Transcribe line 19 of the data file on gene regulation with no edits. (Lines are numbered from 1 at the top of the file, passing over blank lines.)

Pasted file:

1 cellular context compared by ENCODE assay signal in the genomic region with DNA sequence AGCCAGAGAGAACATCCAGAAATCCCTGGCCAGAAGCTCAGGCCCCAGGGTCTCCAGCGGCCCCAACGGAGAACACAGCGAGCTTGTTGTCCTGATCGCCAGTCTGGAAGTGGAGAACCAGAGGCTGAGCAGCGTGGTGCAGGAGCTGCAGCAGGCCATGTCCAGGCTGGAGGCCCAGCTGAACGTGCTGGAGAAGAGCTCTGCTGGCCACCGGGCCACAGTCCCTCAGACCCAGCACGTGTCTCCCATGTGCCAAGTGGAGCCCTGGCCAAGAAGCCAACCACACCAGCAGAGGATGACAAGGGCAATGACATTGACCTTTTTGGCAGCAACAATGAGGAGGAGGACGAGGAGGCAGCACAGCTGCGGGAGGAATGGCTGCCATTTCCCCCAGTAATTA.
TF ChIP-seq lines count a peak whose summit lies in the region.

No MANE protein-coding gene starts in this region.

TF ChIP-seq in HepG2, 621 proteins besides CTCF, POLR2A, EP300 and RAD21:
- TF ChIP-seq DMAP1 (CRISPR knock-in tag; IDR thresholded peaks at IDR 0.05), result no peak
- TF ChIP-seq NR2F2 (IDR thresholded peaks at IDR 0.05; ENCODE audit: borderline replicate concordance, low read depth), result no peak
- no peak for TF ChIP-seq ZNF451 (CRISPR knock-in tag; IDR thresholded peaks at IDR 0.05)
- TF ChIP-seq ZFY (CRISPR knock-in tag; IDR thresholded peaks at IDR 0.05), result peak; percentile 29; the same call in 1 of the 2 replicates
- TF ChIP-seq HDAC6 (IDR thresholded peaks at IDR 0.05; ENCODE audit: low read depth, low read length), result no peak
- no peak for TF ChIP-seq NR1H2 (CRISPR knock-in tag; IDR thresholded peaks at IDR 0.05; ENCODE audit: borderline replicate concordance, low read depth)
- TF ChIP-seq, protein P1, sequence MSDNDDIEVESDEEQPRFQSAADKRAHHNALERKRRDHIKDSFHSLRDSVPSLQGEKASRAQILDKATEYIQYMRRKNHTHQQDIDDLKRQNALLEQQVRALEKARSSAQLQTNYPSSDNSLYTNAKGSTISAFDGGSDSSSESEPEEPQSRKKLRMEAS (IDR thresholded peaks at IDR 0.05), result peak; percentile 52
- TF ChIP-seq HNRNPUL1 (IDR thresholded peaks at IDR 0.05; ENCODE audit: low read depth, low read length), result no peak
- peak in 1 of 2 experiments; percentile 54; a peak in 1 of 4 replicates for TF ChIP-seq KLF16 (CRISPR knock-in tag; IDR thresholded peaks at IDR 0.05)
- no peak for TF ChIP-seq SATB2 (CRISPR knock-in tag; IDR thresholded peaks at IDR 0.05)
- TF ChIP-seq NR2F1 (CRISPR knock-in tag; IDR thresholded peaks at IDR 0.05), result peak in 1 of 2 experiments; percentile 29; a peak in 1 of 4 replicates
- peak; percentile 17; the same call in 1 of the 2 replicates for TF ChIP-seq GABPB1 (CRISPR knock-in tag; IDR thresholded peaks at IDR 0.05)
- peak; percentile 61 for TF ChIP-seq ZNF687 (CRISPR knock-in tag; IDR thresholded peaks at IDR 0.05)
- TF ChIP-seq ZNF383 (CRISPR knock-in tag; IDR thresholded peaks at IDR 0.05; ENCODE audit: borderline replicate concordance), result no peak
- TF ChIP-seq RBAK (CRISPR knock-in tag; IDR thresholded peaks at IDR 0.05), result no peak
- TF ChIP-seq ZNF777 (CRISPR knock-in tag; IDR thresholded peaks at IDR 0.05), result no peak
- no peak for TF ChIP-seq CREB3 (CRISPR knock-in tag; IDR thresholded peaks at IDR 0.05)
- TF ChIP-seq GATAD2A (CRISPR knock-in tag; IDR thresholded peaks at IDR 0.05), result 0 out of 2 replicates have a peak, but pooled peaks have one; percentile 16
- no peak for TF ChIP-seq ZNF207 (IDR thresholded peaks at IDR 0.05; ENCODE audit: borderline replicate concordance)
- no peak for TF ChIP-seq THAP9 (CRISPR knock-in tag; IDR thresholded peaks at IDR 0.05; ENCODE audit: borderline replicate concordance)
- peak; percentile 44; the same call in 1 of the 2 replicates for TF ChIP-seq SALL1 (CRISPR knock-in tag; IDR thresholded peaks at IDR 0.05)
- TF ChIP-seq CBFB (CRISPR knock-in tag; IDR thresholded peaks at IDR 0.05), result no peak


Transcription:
- TF ChIP-seq RBAK (CRISPR knock-in tag; IDR thresholded peaks at IDR 0.05), result no peak